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Walley, Mavis (1921 - 1982)

26 May 1921
Ballardong Region, Western Australia, Australia
Western Australia, Australia
Alternative Names
  • Phillips, Mavis


Mavis Walley was a Ballardong Noongar Indigenous woman who lived in the southern parts of Western Australia. An amateur photographer, Walley documented the lives of the Aboriginal people with whom she lived on a reserve in Goomalling, taking thousands of photographs between the 1950s to 1970s. These images offer a significant and rare perspective within the historical archive - a view of Aboriginal life from an Aboriginal person that is neither anthropological nor ethnographic in style. Walley used a Box Brownie camera.


Mavis Walley was a Ballardong Noongar Indigenous woman who lived in the southern parts of Western Australia. She photographed the lives of the Aboriginal people who lived with her on the reserve in Goomalling.

She was born on 26 May 1921. Her father was Martin Walley, a labourer, and her mother was Julia Reece. Mavis' grandfather on her mother's side was a white American named Edward Reece. He married an Aboriginal woman named Nancy Bangalan, who was from Esperance. Mavis's grandfather on her father's side was John Walley, who married an Aboriginal woman named Tundap, and both of them came from Bunbury. .However, Martin's mother's father was the son of a European man and an Aboriginal woman named Watbanga who had been living with her family at the Benedictine Mission in New Norcia (Biographical Dictionary, Carnamah Historical Society and Museum).

In 1945, Mavis married Hubert Earnest Phillips, and the couple went on to have 11 children. They lived and worked on the Smith family farm, where her husband worked as a slaughterman and Mavis helped out and raised their children until, like the rest of their community, they were moved to the Aboriginal reserve in Goomalling.

It is unclear as to when or how Mavis received a Box Brownie camera, and it is speculated that she may have been taking photographs as early as the 1930s. What is definitely known, however, is that despite not being able to read or write, she became an enthusiastic amateur photographer who took thousands of photographs of the people of the Goomalling community, where she lived in the 1950s to the 1970s. At that time it was practically unheard of for an Aboriginal person to own a camera. Her daughter, Dallas Phillips, said that Mavis took more than one thousand photographs during this period, of which 325 negatives have survived. These are now part of the Mavis Walley Collection, held at the State Library of Western Australia. All 325 images have been digitised. Her daughter has described her mother as 'walk[ing] around with her old camera and tak[ing] pictures. She didn't look through the eye piece, she just clicked away' (Laurie).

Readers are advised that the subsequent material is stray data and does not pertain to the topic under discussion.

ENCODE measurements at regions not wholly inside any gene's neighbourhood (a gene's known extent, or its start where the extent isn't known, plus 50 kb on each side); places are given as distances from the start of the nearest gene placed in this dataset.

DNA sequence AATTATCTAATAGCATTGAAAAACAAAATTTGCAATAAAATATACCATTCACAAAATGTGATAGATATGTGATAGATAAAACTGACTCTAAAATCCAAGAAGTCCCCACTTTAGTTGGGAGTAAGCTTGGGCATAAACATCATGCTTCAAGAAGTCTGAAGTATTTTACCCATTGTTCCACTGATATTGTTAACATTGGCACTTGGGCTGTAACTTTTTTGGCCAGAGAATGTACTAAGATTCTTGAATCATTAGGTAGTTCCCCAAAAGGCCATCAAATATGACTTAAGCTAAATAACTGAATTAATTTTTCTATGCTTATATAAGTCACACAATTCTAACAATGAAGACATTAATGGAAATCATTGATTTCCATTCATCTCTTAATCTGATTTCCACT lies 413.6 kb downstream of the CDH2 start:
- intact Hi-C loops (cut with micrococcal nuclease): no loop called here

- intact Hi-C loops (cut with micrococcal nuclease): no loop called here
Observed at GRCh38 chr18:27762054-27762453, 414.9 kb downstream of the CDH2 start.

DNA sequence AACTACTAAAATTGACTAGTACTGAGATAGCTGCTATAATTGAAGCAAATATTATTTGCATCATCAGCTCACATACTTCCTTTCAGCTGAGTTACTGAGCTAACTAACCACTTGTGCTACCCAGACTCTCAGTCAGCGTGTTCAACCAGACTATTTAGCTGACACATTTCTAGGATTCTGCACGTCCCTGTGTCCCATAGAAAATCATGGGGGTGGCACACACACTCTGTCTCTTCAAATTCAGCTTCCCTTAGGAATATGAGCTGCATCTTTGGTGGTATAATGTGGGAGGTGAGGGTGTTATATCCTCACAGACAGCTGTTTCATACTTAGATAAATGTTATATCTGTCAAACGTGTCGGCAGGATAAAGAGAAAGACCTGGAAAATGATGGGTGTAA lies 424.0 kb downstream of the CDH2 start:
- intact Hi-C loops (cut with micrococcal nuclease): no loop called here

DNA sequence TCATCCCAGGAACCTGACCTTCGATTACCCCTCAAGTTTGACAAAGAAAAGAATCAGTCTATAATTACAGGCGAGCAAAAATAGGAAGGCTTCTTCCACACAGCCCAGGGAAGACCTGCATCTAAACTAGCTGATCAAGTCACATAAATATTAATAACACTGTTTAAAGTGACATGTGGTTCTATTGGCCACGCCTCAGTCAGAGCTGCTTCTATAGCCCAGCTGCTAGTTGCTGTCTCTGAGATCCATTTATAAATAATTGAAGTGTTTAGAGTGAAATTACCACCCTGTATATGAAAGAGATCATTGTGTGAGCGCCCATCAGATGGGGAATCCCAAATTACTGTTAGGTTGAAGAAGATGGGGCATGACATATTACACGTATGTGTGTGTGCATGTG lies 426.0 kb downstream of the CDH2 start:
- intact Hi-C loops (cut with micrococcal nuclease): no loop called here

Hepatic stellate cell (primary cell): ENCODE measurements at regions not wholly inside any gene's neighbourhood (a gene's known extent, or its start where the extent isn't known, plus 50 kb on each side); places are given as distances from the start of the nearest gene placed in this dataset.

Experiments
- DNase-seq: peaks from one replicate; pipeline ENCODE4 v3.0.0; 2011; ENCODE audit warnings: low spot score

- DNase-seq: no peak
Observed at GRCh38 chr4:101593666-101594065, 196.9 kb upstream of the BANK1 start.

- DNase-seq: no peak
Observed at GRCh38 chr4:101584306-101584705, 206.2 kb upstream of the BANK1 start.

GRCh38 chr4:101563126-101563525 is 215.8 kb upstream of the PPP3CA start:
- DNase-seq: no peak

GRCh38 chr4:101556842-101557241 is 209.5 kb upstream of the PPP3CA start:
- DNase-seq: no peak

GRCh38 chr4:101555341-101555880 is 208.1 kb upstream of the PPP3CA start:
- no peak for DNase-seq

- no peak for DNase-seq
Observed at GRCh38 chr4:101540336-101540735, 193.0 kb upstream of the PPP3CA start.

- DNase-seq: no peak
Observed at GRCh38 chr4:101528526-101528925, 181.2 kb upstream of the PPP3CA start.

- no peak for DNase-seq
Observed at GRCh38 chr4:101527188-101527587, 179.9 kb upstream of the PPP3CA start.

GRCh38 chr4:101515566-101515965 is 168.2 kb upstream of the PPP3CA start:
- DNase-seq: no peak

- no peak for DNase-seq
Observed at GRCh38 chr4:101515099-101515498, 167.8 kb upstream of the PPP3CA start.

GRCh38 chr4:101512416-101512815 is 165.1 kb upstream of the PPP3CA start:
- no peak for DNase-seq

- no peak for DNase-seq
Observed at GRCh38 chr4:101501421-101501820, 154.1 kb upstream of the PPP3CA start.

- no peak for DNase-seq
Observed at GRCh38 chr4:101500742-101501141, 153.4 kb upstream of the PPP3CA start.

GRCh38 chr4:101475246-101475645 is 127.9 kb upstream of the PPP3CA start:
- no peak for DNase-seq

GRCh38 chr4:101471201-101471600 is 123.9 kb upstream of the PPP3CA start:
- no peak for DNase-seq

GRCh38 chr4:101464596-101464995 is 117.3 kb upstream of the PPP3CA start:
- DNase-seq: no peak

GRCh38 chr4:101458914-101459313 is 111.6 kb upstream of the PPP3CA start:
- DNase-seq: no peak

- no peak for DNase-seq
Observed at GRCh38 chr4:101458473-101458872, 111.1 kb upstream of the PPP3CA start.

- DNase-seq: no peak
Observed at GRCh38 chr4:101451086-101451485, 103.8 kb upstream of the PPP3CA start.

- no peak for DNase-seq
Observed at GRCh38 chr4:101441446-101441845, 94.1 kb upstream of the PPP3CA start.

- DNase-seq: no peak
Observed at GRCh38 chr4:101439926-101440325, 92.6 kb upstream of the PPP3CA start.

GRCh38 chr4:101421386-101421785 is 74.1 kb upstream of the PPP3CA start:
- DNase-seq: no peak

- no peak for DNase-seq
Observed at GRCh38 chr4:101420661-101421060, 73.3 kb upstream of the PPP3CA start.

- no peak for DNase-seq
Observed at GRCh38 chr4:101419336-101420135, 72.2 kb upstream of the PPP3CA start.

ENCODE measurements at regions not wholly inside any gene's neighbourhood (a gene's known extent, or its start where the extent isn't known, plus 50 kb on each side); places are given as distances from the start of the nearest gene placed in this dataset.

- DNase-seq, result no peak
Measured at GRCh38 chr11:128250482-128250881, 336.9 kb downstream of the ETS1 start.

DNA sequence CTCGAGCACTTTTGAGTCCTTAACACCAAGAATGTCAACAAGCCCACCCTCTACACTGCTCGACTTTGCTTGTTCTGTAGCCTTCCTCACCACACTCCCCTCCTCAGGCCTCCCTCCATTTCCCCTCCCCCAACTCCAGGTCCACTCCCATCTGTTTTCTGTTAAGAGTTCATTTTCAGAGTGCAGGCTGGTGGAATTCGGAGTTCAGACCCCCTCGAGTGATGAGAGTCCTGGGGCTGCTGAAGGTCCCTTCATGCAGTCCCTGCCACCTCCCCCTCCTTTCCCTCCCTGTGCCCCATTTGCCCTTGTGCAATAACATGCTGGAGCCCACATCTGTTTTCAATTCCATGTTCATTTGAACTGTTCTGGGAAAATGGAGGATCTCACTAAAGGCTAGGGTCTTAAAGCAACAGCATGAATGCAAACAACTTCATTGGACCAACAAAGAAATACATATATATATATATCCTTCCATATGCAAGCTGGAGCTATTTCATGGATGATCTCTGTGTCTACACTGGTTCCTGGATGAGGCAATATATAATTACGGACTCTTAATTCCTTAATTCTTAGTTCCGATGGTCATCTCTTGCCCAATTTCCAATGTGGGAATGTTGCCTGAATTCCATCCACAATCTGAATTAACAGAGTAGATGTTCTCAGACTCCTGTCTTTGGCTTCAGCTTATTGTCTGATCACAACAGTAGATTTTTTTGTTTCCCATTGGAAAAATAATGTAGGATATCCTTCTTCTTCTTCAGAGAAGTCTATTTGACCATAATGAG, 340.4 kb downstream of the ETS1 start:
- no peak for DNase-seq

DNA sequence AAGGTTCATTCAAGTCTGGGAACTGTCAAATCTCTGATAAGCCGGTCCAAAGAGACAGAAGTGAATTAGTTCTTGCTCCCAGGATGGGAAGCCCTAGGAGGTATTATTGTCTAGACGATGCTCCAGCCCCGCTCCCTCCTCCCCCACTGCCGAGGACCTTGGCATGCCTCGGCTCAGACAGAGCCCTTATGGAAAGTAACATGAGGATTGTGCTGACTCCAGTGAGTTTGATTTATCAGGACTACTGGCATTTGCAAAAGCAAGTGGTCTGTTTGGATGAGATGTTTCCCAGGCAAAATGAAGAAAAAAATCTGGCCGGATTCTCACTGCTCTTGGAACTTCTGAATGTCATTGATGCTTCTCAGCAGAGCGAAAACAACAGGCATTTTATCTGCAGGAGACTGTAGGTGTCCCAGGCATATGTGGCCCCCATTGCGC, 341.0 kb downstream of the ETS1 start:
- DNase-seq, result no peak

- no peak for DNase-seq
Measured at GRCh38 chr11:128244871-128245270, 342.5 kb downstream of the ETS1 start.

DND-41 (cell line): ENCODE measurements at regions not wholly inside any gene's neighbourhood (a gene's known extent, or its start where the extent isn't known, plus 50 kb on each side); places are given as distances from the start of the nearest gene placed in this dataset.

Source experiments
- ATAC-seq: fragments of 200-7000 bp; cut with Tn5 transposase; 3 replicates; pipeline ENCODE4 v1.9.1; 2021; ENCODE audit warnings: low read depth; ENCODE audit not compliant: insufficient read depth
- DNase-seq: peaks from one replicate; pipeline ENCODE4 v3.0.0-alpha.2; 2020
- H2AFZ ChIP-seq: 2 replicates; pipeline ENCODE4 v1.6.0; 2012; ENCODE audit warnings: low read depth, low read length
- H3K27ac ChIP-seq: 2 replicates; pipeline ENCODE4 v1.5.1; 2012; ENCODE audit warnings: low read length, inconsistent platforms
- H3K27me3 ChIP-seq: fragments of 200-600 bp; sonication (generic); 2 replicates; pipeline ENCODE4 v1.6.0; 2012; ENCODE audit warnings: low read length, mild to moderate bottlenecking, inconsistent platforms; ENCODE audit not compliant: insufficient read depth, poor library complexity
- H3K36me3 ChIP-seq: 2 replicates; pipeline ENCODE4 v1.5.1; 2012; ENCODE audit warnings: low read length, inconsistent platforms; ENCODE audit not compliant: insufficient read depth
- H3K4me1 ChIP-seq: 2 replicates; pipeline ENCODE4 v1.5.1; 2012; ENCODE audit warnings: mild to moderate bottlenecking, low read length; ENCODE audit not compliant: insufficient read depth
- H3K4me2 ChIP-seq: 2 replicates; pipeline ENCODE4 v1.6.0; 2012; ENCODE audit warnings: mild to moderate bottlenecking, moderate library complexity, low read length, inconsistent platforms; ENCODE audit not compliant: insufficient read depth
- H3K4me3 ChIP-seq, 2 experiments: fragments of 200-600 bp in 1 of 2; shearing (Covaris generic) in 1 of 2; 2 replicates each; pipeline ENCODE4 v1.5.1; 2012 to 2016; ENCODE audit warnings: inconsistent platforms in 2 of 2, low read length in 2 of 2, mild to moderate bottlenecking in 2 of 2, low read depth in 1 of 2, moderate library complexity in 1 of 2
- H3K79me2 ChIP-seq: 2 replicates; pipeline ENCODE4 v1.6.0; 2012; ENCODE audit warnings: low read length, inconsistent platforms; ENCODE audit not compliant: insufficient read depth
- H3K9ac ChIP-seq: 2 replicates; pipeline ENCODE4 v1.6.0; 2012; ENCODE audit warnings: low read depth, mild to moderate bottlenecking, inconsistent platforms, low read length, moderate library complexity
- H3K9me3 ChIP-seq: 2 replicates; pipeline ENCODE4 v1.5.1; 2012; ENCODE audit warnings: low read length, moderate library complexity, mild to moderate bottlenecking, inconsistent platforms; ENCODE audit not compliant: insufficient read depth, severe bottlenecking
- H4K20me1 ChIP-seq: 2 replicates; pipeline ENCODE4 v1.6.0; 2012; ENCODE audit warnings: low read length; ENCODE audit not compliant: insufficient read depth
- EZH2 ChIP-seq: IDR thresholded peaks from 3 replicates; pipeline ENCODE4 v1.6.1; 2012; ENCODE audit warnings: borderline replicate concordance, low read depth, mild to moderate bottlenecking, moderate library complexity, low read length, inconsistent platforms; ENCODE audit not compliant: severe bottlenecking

Mavis Walley's photographs are documentary in style. They are carefully and deliberately posed but they do not appear 'staged' or in any sense idealised. Rather, they capture her people as they really were in their daily lives. Subjects include 'women on wildflower-picking outings, beaming children in their Sunday best after their first Holy Communion, men chopping wood, a girl dreamily leaning on a car bonnet and healthy toddlers sitting in the scrub' (Laurie). Mavis may not have received any instruction in the use of the camera, nor the dark room, but she appears to have had a natural flair for composition, and her images tell stories of immense human interest, with many bespeaking a wicked sense of humour.

This is in contrast to those taken by the European photographers of the time, many of whom were missionaries or teachers. Damien Webb, the Indigenous liaison officer with the State Library of Western Australia, has noted that their photographs were ethnographic and anthropological in style and were 'agenda-laden,' depicting Aboriginal people in one of two ways: 'as traditional spirits or savages, or as people in missions, dressed to the nines and doing writing exercises' (Laurie). For the curators of the museum the most remarkable thing about the collection of Walley's photographs is that 'it offers a perspective rare in our historical archives: a view of Aboriginal life through the eyes of indigenous people' (The Australian). For the CAN community, the prime significance of the collection is that it has enabled many to 'reconnect with relatives' and to affirm the strength and resilience of their people. The photographs show precisely how much joy and fun existed in the community even when they were living at the reserve (The Australian).

For Mavis, life did not end on the reserve. In the mid-1970s it was closed and the Aboriginal community was moved on, this time to state houses with running water. And some were even able to claim pensions. Mavis Walley died in 1982, aged sixty-one.


Mavis Walley (Phillips) Collection, State Library of Western Australia


1940 - 1970s
Active as amateur photographer

Anne Maxwell (with Morfia Grondas and Lucy Van)

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National Foundation for Australian Women The University of Melbourne, eScholarship Research Centre

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